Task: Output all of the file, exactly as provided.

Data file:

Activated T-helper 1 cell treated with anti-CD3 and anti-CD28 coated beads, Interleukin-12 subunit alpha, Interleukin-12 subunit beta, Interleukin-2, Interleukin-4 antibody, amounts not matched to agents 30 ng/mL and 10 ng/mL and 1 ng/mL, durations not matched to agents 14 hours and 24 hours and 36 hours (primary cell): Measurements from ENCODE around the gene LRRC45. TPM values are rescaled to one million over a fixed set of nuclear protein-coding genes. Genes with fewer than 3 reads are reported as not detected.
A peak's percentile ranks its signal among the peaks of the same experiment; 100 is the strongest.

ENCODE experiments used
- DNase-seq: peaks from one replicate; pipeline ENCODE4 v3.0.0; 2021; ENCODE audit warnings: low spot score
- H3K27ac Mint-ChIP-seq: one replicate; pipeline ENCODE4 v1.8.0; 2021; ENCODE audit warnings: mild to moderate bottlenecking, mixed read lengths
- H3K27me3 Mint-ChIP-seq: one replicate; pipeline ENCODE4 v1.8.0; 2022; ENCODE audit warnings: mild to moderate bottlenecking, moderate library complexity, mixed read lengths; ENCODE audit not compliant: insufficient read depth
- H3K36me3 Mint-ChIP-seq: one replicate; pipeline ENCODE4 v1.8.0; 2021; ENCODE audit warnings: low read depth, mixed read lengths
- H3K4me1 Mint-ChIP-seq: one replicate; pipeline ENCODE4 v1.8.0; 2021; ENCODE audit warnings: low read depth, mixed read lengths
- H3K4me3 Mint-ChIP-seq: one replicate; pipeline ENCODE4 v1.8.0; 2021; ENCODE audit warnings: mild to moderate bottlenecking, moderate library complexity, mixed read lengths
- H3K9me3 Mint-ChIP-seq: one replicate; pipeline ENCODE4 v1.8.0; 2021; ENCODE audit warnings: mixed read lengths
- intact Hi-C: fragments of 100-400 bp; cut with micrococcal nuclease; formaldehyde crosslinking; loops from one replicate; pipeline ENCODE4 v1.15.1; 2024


Activated T-helper 1 cell treated with anti-CD3 and anti-CD28 coated beads, Interleukin-12 subunit alpha, Interleukin-12 subunit beta, Interleukin-2, Interleukin-4 antibody, amounts not matched to agents 30 ng/mL and 10 ng/mL and 1 ng/mL, durations not matched to agents 14 hours and 24 hours and 36 hours (primary cell): Measurements from ENCODE around the gene LRRC45. TPM values are rescaled to one million over a fixed set of nuclear protein-coding genes. Genes with fewer than 3 reads are reported as not detected.
A peak's percentile ranks its signal among the peaks of the same experiment; 100 is the strongest.

ENCODE experiments used
- DNase-seq: peaks from one replicate; pipeline ENCODE4 v3.0.0; 2021; ENCODE audit warnings: low spot score
- H3K27ac Mint-ChIP-seq: one replicate; pipeline ENCODE4 v1.8.0; 2021; ENCODE audit warnings: mild to moderate bottlenecking, mixed read lengths
- H3K27me3 Mint-ChIP-seq: one replicate; pipeline ENCODE4 v1.8.0; 2022; ENCODE audit warnings: mild to moderate bottlenecking, moderate library complexity, mixed read lengths; ENCODE audit not compliant: insufficient read depth
- H3K36me3 Mint-ChIP-seq: one replicate; pipeline ENCODE4 v1.8.0; 2021; ENCODE audit warnings: low read depth, mixed read lengths
- H3K4me1 Mint-ChIP-seq: one replicate; pipeline ENCODE4 v1.8.0; 2021; ENCODE audit warnings: low read depth, mixed read lengths
- H3K4me3 Mint-ChIP-seq: one replicate; pipeline ENCODE4 v1.8.0; 2021; ENCODE audit warnings: mild to moderate bottlenecking, moderate library complexity, mixed read lengths
- H3K9me3 Mint-ChIP-seq: one replicate; pipeline ENCODE4 v1.8.0; 2021; ENCODE audit warnings: mixed read lengths
- intact Hi-C: fragments of 100-400 bp; cut with micrococcal nuclease; formaldehyde crosslinking; loops from one replicate; pipeline ENCODE4 v1.15.1; 2024